The slain official was identified as Massoud Khan, whose district, Khanishin, has traditionally been a major poppy-producing area in Helmand province, which is itself the epicenter of the country's lucrative drug trade. He was killed returning home from a meeting in a neighboring district to coordinate counter-narcotics strategy with tribal elders, officials said.
A provincial spokesman, Daoud Ahmadi, said that in addition to the three who were killed, three others in Khan's entourage were injured, two Afghan policemen and an Afghan intelligence agent.
Although the Taliban movement has suffered military setbacks in Helmand and in neighboring Kandahar province, its fighters have demonstrated the continuing ability to carry out assassinations of local officials and tribal elders who cooperate with the Afghan government. The bulk of such targeted killings have taken place in southern Afghanistan.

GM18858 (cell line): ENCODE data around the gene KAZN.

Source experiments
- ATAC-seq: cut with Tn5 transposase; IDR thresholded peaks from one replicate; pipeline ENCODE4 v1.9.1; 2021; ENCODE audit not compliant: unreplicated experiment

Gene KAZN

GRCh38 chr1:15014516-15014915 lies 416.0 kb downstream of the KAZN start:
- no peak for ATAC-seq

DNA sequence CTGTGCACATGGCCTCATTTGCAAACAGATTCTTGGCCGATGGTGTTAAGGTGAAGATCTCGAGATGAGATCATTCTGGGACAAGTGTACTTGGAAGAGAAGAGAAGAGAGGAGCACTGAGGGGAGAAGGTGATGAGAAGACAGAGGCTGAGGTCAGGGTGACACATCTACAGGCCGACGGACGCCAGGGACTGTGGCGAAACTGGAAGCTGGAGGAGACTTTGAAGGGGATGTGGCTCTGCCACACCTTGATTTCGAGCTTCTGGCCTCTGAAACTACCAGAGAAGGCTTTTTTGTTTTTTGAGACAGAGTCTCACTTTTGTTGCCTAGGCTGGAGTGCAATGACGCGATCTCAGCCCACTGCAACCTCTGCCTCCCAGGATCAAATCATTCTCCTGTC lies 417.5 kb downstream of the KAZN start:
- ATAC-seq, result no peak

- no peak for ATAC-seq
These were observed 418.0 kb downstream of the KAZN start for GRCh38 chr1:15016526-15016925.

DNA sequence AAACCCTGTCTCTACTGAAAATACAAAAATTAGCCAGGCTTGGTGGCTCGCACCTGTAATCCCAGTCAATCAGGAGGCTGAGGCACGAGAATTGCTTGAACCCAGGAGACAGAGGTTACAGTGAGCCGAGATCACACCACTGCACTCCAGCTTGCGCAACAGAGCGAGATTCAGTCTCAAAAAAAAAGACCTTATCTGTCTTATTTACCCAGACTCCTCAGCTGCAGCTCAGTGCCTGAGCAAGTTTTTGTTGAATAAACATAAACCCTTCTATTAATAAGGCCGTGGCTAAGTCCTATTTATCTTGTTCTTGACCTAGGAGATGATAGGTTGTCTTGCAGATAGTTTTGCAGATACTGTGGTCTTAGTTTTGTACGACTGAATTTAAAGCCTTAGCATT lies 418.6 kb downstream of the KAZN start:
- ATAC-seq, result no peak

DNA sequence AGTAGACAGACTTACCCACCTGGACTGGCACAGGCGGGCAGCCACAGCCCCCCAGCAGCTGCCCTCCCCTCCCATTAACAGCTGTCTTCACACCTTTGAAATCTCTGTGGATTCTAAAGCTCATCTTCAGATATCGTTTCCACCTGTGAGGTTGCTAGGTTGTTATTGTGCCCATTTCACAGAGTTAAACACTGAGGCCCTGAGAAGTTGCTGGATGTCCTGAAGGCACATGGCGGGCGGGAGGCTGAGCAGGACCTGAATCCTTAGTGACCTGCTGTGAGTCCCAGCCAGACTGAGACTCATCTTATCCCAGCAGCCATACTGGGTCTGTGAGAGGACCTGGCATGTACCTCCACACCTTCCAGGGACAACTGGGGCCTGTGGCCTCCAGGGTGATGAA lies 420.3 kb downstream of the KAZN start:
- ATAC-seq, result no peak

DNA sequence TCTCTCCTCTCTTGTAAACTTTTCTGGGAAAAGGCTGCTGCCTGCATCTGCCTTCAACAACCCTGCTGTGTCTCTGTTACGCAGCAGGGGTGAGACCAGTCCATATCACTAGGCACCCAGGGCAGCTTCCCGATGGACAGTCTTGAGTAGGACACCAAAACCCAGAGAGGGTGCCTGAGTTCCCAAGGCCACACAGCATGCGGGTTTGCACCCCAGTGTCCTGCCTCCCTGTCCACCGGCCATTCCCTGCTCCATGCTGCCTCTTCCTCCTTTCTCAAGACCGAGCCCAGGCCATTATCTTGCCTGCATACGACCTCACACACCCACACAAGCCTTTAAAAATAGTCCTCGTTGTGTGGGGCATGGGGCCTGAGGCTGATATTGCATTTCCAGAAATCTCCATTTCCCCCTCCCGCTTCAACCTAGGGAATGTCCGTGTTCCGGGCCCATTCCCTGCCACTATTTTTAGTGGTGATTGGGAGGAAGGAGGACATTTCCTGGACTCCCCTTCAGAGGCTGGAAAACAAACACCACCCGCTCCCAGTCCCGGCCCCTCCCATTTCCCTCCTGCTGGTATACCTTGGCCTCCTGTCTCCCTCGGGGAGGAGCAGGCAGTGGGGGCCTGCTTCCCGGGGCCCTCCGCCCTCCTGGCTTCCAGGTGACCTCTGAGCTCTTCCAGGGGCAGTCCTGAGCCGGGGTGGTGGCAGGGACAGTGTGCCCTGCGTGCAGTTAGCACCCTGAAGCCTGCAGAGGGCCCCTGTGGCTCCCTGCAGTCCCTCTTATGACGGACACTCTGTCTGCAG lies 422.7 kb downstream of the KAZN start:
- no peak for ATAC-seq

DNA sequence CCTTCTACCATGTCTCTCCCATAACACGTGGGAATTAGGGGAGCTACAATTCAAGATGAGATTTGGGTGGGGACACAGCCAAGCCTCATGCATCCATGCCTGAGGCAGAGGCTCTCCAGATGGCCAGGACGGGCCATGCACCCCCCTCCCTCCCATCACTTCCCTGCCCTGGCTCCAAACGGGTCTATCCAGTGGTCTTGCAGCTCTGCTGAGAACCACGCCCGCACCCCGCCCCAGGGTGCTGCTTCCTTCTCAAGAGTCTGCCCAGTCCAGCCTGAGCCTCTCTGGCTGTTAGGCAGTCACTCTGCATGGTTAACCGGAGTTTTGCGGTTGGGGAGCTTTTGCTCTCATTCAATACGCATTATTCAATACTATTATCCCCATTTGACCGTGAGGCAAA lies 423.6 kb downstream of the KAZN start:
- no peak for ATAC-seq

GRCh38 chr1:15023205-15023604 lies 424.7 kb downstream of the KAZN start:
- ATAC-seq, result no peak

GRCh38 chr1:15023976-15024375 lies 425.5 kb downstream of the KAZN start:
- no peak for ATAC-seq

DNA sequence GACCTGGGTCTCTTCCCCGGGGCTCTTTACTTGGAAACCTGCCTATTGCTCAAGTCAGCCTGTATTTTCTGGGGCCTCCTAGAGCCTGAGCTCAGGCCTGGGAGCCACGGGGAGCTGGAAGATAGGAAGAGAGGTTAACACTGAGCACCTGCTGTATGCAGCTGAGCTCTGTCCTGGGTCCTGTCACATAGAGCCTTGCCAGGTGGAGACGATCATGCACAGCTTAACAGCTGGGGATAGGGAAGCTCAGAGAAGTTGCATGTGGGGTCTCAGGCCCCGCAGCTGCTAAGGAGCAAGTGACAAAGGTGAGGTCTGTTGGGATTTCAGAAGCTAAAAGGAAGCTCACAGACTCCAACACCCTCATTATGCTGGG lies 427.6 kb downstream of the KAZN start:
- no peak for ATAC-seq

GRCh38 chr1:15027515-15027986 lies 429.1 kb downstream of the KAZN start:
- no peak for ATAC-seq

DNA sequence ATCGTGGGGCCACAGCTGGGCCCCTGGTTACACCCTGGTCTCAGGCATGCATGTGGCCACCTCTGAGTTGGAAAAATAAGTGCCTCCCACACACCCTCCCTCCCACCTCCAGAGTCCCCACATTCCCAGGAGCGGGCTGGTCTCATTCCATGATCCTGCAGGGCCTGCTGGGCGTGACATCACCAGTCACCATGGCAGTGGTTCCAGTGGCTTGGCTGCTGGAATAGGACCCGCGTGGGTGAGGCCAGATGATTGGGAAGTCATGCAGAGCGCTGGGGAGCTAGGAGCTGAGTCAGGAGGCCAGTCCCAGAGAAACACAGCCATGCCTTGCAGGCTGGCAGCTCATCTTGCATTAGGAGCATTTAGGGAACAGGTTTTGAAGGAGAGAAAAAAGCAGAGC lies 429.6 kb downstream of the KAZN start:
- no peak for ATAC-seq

Afghan and international counter-narcotics officials have expressed concern that drug trafficking, a major source of income for the insurgency, will rise sharply as the international troop presence in the country diminishes. The NATO force is looking to wind down its combat mission in 2014, with Afghan troops gradually assuming security responsibilities between now and then.
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-- Laura King